In its first post-election meeting on Monday evening, the Warwick Valley School District board again convened by teleconference, as it continues the practice of social distancing during the COVID-19 virus pandemic.
After taking care of some housekeeping details, Superintendent of Schools Dr. David Leach announced this year’s candidates for tenure:
Stephen Sweeney, Secondary Associate Principal of the high school. Sweeney, who came to the district from Nanuet schools, “brought a wealth of knowledge and expertise ... (he) has a passion for students, a gentleman and a scholar ... a leader,” Leach said.
Georgianna Diopoulos Grogan, Middle School Principal. Kids “run up to her and embrace her,” Leach said. “(We’re) excited for her to be on the team ... looking forward to having her be part of the district for years to come.”
Michael P. Justiana, foreign language teacher at the middle school. “I’m totally honored to be part of this community that I love very much,” Justiana said.
Katlyn Chester, music teacher, K-12, Park Avenue and Sanfordville Elementary. “I’m thrilled I get to be part of the community,” Chester said. “(It’s) a real honor.”
Leah R. Mednick, Visual Arts, K-12, Sanfordville. “She’s so dynamic, so creative, has done an exemplary job,” Leach said.
Victoria L. Pennings Cosimano, science (physics, earth science, robotics) teacher 7-12 at the high school. “Tori wears many hats,” Leach said. ‘She’s one of our alums.”
Alexis C. Grable, math 7-12 at the high school. Saying she’s “made significant contributions,” Leach added, “We’re excited about her future.”
John N. Garcia, students with disabilities 7-12, at the high school. Saying that Garcia is “Good in his subject area,” Leach noted that “Kids love him,” and “He’s a home-grown talent.” Also, he’s “been an integral part of (our) athletics.”
Yvonne M. Koulikov, Instructional Technology Facilitator at the middle school and high school. “I’ve had many conversations with her about goal setting” for the district, Leach said.
Janice O’Keeffe, science teacher 7-12 at the middle school. Leach said: “She’s at the top of the list with regard to what she does” in science.
Kathleen A. Randall, foreign language at the high school. She is “one of the most popular teachers...she’s taken foreign language to the next level,” Leach said. He added that she is “one of the most-requested teachers” at the high school.
Honoring the Class of 2020
The virtual graduation presentation at the Warwick Drive-In was scheduled for Thursday, June 25, at 9 p.m.
Small groups of students (about 40 or so) will receive their diplomas at a presentation of diplomas on Friday, June 26, and Saturday, June 27 at the high school football field. Students will be joined by their families and friends and will have a chance to get their pictures taken.
“We’ll do this about eight times,” Leach said, “It will be a real pleasure.”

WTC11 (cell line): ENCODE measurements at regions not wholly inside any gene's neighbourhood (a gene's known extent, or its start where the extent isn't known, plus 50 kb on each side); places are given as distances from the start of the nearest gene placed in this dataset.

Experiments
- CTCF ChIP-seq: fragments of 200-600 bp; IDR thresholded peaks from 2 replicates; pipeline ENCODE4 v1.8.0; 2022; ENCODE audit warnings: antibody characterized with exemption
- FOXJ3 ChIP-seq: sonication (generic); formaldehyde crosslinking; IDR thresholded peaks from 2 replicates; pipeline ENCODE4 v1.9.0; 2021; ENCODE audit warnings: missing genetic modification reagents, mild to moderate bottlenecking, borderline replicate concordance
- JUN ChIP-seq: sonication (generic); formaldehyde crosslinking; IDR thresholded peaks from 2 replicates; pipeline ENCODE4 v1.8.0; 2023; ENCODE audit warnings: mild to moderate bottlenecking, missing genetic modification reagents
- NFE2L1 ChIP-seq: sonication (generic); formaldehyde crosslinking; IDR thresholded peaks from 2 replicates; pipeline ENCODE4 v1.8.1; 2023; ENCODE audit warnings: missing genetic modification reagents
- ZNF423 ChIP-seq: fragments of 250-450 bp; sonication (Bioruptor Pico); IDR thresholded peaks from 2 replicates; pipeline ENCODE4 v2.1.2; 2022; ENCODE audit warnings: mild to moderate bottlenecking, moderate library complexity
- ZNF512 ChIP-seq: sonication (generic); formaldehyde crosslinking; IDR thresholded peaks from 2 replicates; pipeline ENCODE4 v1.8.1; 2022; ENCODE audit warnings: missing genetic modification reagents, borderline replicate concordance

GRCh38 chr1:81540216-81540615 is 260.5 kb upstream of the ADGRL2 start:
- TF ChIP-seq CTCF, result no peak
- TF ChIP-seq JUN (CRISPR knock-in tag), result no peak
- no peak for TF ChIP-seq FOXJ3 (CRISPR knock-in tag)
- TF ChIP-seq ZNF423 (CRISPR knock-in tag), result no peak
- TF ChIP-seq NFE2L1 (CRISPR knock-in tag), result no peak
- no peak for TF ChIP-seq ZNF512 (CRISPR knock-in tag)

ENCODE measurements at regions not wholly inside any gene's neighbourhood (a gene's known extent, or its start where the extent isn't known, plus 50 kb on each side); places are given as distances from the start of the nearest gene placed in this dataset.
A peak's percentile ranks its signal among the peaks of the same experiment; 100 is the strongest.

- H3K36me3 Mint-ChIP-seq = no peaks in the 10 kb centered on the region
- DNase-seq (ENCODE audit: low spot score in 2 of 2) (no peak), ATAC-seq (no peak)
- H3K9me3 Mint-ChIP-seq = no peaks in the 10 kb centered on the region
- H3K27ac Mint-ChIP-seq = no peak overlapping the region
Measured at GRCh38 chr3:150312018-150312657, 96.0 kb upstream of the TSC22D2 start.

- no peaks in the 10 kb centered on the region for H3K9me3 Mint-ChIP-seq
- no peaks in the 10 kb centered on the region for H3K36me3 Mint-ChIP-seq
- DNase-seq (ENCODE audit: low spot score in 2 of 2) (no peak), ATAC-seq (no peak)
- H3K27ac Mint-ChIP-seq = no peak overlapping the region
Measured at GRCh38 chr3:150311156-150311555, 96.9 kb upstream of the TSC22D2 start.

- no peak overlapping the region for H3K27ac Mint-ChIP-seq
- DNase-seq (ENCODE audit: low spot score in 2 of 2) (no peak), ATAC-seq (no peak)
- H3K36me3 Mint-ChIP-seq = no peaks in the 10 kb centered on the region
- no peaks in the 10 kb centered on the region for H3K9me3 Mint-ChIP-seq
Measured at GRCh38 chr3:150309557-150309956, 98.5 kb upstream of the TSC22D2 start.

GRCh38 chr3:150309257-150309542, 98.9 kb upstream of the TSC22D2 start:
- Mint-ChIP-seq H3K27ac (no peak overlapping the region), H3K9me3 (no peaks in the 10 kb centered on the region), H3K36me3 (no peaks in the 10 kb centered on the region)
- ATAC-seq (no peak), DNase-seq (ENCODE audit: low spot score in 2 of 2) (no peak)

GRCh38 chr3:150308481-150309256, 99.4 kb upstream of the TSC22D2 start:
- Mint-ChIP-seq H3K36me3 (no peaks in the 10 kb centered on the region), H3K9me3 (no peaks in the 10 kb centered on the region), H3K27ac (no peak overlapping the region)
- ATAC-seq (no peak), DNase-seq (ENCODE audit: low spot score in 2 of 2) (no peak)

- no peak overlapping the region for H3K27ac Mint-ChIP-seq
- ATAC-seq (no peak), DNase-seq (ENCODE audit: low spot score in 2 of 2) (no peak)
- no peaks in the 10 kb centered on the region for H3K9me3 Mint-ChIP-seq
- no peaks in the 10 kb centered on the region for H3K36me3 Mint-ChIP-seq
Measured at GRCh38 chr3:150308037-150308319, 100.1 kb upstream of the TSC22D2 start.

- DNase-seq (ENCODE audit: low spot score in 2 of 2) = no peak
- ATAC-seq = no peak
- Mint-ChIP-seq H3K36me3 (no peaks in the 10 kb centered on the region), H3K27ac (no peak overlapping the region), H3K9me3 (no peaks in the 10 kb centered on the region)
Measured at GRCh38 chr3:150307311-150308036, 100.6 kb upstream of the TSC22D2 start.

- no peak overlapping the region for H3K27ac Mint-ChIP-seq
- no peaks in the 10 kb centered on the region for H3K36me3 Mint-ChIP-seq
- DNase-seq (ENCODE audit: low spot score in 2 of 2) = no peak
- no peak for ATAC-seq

“We’re still holding out hope,” for a live graduation on July 31 (rain date: August 1), Leach added, pending a decision by Gov. Andrew Cuomo.
“We’re starting new traditions,” Leach said, referring both to the virtual ceremony, as well as the WVHS Senior banners displayed along Main Street.
In an email statement, Leach listed the district’s various reserve funds and their respective amounts:
“The maintenance of reserves is essential to the preservation of the financial integrity of the school district. It is fiscally advantageous for both the District and the Taxpayer in that it helps mitigate current and future risks (e.g., revenue shortfalls and unanticipated expenditures) and ensures stable tax rates. Reserve Funds (legally-authorized accounts designated for a specific purpose) are an essential component in the District’s financial planning for future projects, acquisitions, and other lawful purposes. The District anticipates its reserve plan totaling $11.3 million, using about $1.3 million as a revenue source in the 2020-21 school budget, and likely using significant additional funds to address the added COVID-19 costs of opening schools in Fall 2020. The largest fund is the $5 million in the Capital Reserve (fully funded) addressing long-standing facility needs identified in the District’s required building condition survey. The voters typically must authorize any use of the capital reserve money, with voter-approved projects receiving about 64% aid in New York State building aid.About a total of $2.6 million in retirement reserves (ERS and TRS) offset fluctuations in required district retirement contributions, which are usually attributable to stock market performance.”
Workers Compensation Reserve is $451,000.
Employee Benefit Accrued Liability Reserve is $602,000.
In a couple of weeks, Leach said, the administration’s focus will be shifting to a task force of subcommittees consisting of health experts, administrators, and parents as the district works to develop recommendations for reopening school in the fall, “while ensuring the health and safety of students and staff.” Leach added that all stakeholders will need to be “flexible.”
Also, in light of the nation-wide protests in response to police killings of unarmed black citizens, as well as the inequities exposed by the coronavirus pandemic, the administration hopes to use this crisis “as an opportunity to address inequities in the system, with regard to policy and practice,” in particular.
Leach added that the district must assure that all students have access to technology, particularly in the event that schools remain closed for an extended period.